November 05, 2007
Are you interested in pursuing a paralegal or legal assistant position? We’ve got the scoop on what the job entails and how to get into the field, as well as some interesting factoids about being a paralegal.
Paralegals assist lawyers by identifying appropriate laws, judicial decisions, legal articles and other materials relevant to assigned cases. After they analyze and organize the information, paralegals may prepare written reports that attorneys use when determining how cases should be handled.
In legal proceedings, paralegals may help prepare the legal arguments, draft pleadings and motions to be filed with the court, obtain affidavits and assist attorneys during trials.
Paralegals also organize and track important case documents, making them easily accessible to attorneys.
- Ability to document and present their findings and opinions to their supervising attorneys is essential, as is a general knowledge of the law and legal terminology.
- Good research and investigative skills, as well as familiarity with the operation and applications of computers in legal research and litigation support, are also needed.
- Formal paralegal training can be obtained through associate’s or bachelor’s degree programs or certification programs. Increasingly, employers prefer graduates of four-year paralegal programs or college graduates who have completed paralegal certificate programs that take only a few months to complete.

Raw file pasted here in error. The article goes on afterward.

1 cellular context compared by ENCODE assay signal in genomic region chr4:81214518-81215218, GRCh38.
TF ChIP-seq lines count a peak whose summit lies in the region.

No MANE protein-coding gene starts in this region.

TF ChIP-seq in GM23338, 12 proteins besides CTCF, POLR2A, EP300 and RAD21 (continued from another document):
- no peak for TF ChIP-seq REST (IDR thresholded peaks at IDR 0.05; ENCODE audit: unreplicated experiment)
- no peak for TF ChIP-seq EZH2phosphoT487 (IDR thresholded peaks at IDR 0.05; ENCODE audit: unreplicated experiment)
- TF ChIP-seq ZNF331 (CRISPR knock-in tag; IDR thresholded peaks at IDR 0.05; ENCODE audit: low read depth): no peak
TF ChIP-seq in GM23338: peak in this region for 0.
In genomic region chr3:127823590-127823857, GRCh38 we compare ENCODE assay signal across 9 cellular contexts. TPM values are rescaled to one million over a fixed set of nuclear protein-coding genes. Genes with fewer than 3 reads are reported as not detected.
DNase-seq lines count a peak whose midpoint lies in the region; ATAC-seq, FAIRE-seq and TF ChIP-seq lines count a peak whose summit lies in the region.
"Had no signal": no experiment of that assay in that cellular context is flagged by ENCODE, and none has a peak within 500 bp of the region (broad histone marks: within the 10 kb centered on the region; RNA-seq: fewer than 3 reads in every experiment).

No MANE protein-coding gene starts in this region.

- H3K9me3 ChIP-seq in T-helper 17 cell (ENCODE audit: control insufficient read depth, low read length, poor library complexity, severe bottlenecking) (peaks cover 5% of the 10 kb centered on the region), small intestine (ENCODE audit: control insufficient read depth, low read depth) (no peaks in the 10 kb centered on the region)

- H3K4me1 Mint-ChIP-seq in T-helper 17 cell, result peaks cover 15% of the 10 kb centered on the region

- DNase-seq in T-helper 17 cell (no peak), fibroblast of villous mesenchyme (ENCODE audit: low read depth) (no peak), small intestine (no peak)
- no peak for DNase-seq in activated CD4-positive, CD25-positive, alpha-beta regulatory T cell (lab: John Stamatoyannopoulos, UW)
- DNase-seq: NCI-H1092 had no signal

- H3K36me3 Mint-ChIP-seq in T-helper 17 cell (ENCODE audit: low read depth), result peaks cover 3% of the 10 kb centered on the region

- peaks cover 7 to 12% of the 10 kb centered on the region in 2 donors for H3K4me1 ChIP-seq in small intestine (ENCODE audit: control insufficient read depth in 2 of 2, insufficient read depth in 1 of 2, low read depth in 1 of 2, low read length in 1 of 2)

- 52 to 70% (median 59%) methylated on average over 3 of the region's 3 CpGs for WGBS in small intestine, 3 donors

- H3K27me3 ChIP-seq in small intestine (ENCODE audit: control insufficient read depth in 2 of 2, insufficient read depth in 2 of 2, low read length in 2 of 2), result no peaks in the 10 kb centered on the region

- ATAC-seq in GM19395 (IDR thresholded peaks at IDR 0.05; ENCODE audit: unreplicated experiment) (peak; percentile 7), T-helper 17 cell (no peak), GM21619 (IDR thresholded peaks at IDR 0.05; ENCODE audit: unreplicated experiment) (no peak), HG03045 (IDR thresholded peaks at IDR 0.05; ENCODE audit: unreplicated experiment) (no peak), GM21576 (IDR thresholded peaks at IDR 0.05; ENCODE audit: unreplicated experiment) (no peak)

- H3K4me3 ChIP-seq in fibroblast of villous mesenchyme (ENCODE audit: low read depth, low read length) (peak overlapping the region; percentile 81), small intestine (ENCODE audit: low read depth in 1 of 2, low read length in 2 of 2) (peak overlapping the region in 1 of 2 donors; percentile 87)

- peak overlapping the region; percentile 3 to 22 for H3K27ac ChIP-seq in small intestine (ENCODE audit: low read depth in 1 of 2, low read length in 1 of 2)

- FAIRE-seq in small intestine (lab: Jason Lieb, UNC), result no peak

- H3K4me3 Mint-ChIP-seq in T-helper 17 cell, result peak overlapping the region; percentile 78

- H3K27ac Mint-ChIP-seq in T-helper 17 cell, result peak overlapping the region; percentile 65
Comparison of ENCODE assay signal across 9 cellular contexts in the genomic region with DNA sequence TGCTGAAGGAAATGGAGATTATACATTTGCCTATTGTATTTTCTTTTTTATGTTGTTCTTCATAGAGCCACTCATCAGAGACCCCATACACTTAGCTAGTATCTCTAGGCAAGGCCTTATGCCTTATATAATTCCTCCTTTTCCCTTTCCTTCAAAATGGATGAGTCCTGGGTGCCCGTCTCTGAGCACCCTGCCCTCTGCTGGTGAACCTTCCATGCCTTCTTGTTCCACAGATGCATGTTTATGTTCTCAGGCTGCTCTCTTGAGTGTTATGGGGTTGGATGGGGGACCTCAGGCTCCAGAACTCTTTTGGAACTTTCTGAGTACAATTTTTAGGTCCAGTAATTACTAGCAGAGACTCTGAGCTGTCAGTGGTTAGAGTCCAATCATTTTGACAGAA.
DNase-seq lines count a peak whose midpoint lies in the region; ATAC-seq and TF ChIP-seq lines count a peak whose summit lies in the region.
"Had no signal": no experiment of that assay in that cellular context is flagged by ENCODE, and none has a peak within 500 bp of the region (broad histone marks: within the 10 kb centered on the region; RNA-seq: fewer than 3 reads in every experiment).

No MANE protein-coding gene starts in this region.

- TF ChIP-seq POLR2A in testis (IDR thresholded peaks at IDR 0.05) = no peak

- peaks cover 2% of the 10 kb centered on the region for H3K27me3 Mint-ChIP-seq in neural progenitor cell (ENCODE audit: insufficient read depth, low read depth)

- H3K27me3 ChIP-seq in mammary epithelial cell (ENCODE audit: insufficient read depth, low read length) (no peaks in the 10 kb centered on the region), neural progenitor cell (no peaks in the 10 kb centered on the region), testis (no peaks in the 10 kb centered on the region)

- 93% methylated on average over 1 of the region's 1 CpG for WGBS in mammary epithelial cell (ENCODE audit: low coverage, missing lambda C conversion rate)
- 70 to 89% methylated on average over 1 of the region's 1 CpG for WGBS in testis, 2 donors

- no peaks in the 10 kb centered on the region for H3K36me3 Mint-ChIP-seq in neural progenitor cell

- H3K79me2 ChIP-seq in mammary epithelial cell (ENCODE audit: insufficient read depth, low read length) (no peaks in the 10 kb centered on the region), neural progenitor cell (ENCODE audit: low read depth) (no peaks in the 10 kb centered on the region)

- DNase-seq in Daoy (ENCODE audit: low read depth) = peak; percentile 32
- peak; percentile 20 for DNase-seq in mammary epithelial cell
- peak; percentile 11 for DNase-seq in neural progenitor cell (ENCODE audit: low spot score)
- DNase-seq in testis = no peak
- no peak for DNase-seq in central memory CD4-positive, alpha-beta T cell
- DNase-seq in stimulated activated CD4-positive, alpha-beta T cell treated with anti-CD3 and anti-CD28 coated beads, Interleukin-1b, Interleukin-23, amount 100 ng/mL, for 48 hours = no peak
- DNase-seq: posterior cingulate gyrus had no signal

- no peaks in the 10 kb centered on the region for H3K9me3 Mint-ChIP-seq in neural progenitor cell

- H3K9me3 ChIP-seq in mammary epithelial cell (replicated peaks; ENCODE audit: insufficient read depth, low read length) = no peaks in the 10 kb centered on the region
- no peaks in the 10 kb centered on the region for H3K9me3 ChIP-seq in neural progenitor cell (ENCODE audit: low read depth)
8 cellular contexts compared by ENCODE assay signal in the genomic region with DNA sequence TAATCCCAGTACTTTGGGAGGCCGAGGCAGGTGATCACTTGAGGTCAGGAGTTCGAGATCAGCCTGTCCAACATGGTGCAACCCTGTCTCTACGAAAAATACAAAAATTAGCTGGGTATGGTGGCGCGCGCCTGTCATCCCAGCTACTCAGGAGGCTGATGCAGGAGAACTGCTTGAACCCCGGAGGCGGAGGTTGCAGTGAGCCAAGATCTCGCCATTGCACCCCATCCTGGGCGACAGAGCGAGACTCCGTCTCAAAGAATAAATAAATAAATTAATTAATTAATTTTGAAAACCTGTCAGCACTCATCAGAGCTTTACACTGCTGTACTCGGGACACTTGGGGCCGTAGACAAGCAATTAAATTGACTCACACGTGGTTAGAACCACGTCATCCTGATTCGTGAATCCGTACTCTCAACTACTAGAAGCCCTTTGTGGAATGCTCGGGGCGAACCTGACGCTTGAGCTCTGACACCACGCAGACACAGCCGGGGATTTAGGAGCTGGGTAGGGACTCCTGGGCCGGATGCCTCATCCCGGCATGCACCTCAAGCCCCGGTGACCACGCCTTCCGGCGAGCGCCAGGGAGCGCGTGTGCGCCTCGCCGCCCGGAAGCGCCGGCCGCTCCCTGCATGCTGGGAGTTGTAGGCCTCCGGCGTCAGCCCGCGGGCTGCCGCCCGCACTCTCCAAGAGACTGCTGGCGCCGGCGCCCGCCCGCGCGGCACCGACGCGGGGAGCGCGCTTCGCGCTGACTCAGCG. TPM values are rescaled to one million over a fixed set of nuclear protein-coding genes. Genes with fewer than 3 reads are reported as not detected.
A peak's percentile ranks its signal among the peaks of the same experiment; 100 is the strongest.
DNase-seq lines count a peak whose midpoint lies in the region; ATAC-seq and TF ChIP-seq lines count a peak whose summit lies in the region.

- Participation in continuing legal education seminars to maintain and expand legal knowledge.
- Employment for paralegals and legal assistants is projected to grow much faster than average for all occupations through 2014 as they increasingly perform many legal tasks formerly carried out by lawyers.
- Stiff competition is expected as the number of paralegal training program graduates and others seeking to enter the field outpaces job growth.
- Private law firms will continue to be the largest employers of paralegals, but a growing array of other organizations, such as corporate legal departments, government agencies, insurance companies, consumer organizations, real estate and title insurance firms, and banks will also continue to hire paralegals.
Several other occupations call for a specialized understanding of law and the legal system but do not require a lawyer’s extensive training. These include legal secretaries, abstractors, court clerks, title examiners, compliance and enforcement inspectors, occupational safety and health workers, tax preparers and patent agents.
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- Paralegals may work in all areas of the law, including litigation, personal injury, and corporate and criminal law.
- Paralegals cannot set legal fees, give legal advice or present cases in court.
Source: Occupational Outlook Handbook, Bureau of Labor Statistics